Again, floor-mounted ductless air conditioners should not be confused with portable air conditioners. Floor-mounted ACs are connected to the outside unit through a refrigerant line on the wall wall while portable ACs are self-contained.

Wall-mounted air conditioners have more BTUS and powerful fans than window and portable ACs and are therefore better at cooling. Their efficiency is also higher since they automatically turn off when the room is sufficiently cooled.

Wall-mounted air conditioners don’t need to be vented. The hot air is released through the condenser unit which is usually outside the house. Only portable air conditioners need to be vented.

In wall-mounted air conditioners, while the warm humid air is being cooled, the moisture in the air condenses into water droplets and is drained out through the condensate drain line. The condensate drain line can be indoors or outdoors.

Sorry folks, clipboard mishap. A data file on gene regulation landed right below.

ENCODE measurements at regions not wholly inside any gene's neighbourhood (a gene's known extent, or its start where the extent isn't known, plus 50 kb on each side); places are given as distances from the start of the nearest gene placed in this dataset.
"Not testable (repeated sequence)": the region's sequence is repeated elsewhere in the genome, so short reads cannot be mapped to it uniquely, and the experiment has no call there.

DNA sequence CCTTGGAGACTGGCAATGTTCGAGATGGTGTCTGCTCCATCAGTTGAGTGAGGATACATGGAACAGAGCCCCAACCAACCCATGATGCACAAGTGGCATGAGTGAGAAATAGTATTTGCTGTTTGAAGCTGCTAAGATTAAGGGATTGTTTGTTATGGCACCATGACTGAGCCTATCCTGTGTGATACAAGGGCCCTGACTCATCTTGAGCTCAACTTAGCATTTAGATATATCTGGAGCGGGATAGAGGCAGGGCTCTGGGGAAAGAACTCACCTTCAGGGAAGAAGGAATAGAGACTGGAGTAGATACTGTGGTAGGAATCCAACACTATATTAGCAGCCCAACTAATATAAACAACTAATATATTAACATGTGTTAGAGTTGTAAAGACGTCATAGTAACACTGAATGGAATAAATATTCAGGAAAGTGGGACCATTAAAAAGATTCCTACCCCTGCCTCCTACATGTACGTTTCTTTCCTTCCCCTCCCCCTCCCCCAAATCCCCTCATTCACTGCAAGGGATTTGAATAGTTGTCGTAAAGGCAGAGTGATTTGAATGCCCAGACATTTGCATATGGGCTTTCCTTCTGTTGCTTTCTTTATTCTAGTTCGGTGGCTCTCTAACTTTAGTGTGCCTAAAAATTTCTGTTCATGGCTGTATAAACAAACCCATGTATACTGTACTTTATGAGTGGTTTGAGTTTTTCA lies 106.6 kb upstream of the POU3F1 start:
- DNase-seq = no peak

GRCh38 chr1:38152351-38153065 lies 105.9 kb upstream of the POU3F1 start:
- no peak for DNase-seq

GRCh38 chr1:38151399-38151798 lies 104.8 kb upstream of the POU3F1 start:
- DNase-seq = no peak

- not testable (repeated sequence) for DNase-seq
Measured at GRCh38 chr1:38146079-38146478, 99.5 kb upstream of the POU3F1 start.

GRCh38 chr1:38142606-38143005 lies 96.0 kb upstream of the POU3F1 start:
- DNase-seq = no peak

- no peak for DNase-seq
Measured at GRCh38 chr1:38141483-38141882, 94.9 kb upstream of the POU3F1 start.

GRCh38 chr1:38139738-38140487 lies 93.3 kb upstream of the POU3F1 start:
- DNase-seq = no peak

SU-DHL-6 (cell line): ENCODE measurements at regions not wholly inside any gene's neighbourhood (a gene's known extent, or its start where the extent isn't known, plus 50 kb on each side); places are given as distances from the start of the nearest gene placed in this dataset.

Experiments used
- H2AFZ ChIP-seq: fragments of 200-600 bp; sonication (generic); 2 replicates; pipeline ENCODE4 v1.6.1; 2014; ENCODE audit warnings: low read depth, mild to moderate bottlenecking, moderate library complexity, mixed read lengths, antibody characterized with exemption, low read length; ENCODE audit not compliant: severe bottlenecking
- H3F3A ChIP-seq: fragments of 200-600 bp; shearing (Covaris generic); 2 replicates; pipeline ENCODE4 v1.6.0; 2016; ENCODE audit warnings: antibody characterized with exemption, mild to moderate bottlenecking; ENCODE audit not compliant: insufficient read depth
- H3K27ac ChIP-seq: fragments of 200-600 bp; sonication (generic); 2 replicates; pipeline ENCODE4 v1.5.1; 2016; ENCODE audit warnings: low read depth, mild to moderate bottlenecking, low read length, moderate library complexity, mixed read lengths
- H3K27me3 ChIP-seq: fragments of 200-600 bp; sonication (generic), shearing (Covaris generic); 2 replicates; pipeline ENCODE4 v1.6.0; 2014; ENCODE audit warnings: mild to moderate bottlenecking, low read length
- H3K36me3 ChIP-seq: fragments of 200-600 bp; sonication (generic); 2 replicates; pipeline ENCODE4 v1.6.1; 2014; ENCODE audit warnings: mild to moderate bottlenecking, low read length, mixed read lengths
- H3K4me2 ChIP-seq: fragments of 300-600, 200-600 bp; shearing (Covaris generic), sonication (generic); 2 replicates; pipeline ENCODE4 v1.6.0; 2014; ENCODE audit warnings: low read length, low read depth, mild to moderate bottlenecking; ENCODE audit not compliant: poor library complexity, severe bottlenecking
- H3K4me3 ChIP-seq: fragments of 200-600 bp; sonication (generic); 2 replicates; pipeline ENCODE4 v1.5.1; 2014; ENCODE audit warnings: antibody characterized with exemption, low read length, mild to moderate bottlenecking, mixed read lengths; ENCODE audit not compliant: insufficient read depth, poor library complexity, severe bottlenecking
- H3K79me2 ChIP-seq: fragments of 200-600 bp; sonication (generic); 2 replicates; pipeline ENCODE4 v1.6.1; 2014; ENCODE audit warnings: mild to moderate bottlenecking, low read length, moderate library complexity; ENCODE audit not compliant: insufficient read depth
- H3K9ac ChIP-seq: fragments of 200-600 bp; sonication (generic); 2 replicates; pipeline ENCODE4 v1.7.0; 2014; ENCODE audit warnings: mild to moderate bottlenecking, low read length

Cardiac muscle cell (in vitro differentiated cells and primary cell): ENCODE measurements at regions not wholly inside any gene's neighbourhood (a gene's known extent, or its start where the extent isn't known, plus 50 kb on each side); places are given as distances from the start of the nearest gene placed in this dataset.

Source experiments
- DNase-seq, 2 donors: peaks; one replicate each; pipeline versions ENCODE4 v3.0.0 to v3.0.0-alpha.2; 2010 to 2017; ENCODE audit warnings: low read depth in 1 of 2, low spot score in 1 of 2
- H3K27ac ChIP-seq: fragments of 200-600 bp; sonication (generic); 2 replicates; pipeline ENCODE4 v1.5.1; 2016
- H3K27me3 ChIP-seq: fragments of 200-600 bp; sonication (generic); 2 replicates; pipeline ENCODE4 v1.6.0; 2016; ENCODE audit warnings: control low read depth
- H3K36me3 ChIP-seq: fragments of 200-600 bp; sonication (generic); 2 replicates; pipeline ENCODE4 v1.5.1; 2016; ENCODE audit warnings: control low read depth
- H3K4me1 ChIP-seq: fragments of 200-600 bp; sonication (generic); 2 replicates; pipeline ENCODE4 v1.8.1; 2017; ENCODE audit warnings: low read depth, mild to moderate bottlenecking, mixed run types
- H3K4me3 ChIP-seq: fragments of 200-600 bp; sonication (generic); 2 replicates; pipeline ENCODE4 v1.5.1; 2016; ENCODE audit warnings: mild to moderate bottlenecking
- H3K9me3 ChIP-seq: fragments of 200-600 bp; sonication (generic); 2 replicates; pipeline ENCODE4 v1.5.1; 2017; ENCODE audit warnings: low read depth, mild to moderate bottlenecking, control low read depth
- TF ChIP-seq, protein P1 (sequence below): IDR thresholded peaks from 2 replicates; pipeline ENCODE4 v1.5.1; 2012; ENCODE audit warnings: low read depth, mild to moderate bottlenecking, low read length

How a Wall-Mounted Air Conditioner Works


In a way, all air conditioners work the same way as I wrote here. Although there are minor differences, the principle of operation is the same.

A wall-mounted air conditioner just like all the other air conditioners is made up of 3 components:

  • Compressor
  • Condenser coil
  • Evaporator coil

The condenser coil and compressor forms what is known as the outside unit or a condenser unit. The inside unit (the one mounted on the wall) is the evaporator coil.

These components are connected together using copper tubes. The copper tubes (also known as refrigerant lines) are responsible for transporting the refrigerant from one component to another, forming a close-looped system.

A refrigerant is a chemical ideally with a low boiling point and high latent heat of vaporization. It changes state from liquid to gas and back to liquid again easily making it a good medium for heat exchange.